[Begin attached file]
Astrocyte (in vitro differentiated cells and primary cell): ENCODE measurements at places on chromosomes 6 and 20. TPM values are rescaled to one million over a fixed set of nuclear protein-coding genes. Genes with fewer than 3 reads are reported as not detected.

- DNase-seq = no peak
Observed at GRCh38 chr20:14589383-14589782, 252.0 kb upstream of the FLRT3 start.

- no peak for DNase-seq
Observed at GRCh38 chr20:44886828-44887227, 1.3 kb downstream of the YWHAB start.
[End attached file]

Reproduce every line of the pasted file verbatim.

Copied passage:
Astrocyte (in vitro differentiated cells and primary cell): ENCODE measurements at places on chromosomes 6 and 20. TPM values are rescaled to one million over a fixed set of nuclear protein-coding genes. Genes with fewer than 3 reads are reported as not detected.

- DNase-seq = no peak
Observed at GRCh38 chr20:14589383-14589782, 252.0 kb upstream of the FLRT3 start.

- no peak for DNase-seq
Observed at GRCh38 chr20:44886828-44887227, 1.3 kb downstream of the YWHAB start.